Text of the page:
The Department of Homeland Security (DHS) will allow the Secure Border Initiative (SBInet) contract with The Boeing Co. to lapse on Monday, at the end of its most recent one-month extension.
But that doesn’t mean DHS won’t make use of the virtual fence technology along the US southwest border. Homeland Security Secretary Janet Napolitano emphasized that DHS will make use of different mixes of technology, including SBInet surveillance towers, in different border sectors.
"Following the completion of the department-wide independent, comprehensive assessment of US Customs and Border Protection’s (CBP) Secure Border Initiative-Network (SBInet) program, DHS briefed Congress today on my decision to end SBInet as originally conceived and on a new path forward for security technology along the Southwest border," Napolitano said in a statement Friday.
"There is no ‘one-size-fits-all’ solution to meet our border technology needs, and this new strategy is tailored to the unique needs of each border region, providing faster deployment of technology, better coverage, and a more effective balance between cost and capability," she said.
Napolitano said an independent assessment, combined with the input of US Border Patrol agents and DHS technology experts, led DHS leadership to conclude that SBInet "cannot meet its original objective of providing a single, integrated border security technology solution." An assessment of four major border technology approaches produced by the Homeland Security Studies and Analysis Institute provided input that led to the cancellation of the SBInet contract.
Although DHS officials previously have acknowledged a shift in strategy in numerous appearances before Congress and in interviews with Homeland Security Today, the department had not yet adopted a new technology to incorporate a targeted use of SBInet technologies.
"The new border security technology plan will utilize existing, proven technology tailored to the distinct terrain and population density of each border region, including commercially available mobile surveillance systems, unmanned aircraft systems, thermal imaging devices, and tower-based remote video surveillance systems. Where appropriate, this plan will also incorporate already existing elements of the former SBInet program that have proven successful, such as stationary radar and infrared and optical sensor towers," Napolitano said.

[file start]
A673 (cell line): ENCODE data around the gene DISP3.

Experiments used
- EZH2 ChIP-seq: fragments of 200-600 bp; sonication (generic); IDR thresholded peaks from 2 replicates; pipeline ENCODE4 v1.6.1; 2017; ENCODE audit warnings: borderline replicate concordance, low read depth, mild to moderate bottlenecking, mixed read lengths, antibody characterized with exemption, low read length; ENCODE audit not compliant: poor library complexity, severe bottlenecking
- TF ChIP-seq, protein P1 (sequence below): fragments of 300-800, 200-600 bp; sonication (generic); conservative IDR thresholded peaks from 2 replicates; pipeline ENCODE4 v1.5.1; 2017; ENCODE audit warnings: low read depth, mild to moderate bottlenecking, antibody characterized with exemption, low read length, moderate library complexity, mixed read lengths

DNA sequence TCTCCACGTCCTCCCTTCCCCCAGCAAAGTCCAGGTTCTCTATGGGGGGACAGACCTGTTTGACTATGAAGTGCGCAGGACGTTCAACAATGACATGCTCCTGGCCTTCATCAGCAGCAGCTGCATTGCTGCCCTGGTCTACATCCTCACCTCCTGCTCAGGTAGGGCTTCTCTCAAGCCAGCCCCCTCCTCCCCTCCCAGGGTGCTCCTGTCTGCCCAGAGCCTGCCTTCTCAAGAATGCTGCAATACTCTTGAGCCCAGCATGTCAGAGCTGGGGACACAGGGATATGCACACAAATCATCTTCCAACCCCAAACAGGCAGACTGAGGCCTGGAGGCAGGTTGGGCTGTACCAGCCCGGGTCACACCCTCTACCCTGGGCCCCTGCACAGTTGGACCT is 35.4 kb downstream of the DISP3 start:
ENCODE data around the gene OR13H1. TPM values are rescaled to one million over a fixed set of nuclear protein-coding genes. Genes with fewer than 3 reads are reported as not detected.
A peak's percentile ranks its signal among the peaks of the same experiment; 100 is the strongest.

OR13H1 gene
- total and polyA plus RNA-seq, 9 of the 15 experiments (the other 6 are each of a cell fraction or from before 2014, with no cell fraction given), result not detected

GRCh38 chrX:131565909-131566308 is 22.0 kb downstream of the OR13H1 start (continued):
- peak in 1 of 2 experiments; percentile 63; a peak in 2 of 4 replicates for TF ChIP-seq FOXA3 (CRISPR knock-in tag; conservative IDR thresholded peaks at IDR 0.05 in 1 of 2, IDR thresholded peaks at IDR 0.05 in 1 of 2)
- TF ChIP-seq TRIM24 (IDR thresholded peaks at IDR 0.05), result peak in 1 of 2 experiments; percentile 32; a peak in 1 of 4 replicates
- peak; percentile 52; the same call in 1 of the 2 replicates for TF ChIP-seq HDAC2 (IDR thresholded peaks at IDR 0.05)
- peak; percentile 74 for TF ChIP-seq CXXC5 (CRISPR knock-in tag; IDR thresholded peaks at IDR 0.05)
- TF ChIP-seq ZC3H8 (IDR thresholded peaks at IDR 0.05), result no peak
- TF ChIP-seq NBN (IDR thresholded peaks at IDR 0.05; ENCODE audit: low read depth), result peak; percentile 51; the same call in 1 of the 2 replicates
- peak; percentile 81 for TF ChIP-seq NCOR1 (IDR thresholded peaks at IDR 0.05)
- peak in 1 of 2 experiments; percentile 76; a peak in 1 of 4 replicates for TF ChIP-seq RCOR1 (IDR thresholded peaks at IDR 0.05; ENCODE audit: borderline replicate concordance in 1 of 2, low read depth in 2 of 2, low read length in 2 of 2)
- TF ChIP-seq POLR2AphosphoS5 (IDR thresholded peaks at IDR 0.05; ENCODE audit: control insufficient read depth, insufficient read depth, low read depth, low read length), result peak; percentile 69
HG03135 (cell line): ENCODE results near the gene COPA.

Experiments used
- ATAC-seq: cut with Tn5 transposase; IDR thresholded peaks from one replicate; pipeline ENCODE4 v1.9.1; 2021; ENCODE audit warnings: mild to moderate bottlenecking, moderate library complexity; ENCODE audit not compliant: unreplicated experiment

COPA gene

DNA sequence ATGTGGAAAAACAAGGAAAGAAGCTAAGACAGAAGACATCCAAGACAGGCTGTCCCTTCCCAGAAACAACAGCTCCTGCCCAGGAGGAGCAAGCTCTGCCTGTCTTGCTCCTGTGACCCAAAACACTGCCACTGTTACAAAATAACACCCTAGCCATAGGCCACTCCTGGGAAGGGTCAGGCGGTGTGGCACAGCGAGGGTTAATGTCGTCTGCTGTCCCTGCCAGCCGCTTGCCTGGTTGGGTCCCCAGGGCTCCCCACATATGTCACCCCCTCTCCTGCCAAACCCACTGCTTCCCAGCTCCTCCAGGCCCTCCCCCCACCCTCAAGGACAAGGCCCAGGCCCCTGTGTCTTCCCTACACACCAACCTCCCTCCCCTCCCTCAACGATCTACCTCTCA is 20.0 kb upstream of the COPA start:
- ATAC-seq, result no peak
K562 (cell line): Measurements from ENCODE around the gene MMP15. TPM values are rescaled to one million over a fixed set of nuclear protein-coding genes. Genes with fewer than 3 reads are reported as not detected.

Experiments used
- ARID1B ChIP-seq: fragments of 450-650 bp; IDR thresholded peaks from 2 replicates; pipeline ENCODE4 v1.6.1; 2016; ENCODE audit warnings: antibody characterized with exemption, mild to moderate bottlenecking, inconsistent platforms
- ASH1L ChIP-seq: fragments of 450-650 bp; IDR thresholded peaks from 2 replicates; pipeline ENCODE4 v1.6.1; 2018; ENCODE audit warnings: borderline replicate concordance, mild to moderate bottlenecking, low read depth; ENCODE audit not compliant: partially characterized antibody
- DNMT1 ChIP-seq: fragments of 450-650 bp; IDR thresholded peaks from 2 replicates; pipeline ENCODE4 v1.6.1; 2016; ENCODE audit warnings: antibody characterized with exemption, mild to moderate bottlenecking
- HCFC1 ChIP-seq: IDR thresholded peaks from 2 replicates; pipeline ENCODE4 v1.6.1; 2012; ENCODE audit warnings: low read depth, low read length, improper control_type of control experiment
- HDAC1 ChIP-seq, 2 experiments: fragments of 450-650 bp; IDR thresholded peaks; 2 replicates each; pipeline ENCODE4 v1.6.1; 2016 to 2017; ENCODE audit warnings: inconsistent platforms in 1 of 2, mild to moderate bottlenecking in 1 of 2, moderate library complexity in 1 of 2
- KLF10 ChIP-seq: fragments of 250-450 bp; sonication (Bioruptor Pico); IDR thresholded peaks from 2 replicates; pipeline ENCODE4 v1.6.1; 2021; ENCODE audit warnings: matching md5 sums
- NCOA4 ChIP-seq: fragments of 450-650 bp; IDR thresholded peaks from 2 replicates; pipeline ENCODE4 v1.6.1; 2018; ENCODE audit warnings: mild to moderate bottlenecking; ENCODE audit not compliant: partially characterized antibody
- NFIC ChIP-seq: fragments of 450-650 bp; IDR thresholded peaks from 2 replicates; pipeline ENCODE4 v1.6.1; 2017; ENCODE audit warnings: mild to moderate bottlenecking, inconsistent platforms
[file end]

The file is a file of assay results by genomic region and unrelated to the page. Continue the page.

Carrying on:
She added, "The new plan complements the administration’s unprecedented investments in manpower, infrastructure and resources along the Southwest border and will utilize funding previously requested for SBInet and provided in the continuing resolution [for fiscal 2011 funding]. CBP intends to acquire all the technologies in the new plan, including the integrated fixed towers, through full and open competition. Independent, quantitative, science-based assessments will continue along each sector of the Southwest border in 2011 to determine the optimal combination of technology for each region."
Members of Congress briefed by Napolitano Friday generally reacted positively to news of the cancellation of Boeing’s contract, which successfully produced a working border surveillance system but not on the timeline initially promised to lawmakers.
Rep. Peter King (R-NY), chairman of the House Homeland Security Committee, said in a statement, "While I understand the Department of Homeland Security decision to end the SBInet program, I continue to have very serious concerns about the Obama administration’s lack of urgency to secure the border.
"Since announcing a moratorium to SBInet, it has taken DHS a full year to make the final decision to cancel the program. Now today, we learn that DHS will spend all of 2011, and maybe longer, deciding what to do next. These delays are unacceptable. The Obama administration must promptly present the people of this country with a comprehensive plan to secure our borders, incorporating the necessary staffing, fencing, and technology. I expect the Administration, in its upcoming 2012 budget proposal, to put forward such a plan, including timelines and metrics," King said
Rep. Bennie Thompson (D-Miss.), ranking member of the House Homeland Security Committee (D-Miss.), never embraced the SBInet program.
"The SBInet program has been a grave and expensive disappointment since its inception," Thompson said in a statement. "Our Committee has held 11 hearings on the project, commissioned five critical [reports from the Government Accountability Office], all while costing taxpayers nearly $1 billion for only 53 miles of coverage. I am glad that DHS and CBP are finally listening to what we have been saying for years–that the sheer size and variations of our borders show us a one-stop solution has never been best. I applaud them for taking this critical step toward using a more tailored technologically-based approach to securing our nation’s borders."
DHS cited the cost-effectiveness of SBInet as one of the reasons for the cancellation of the contract. The department spent roughly $1.2 billion on the program since 2005–about $500 million of that went toward development costs for technologies that advocates say did not yet exist. Another $400 million went toward physical fencing DHS put up along the US southwest border.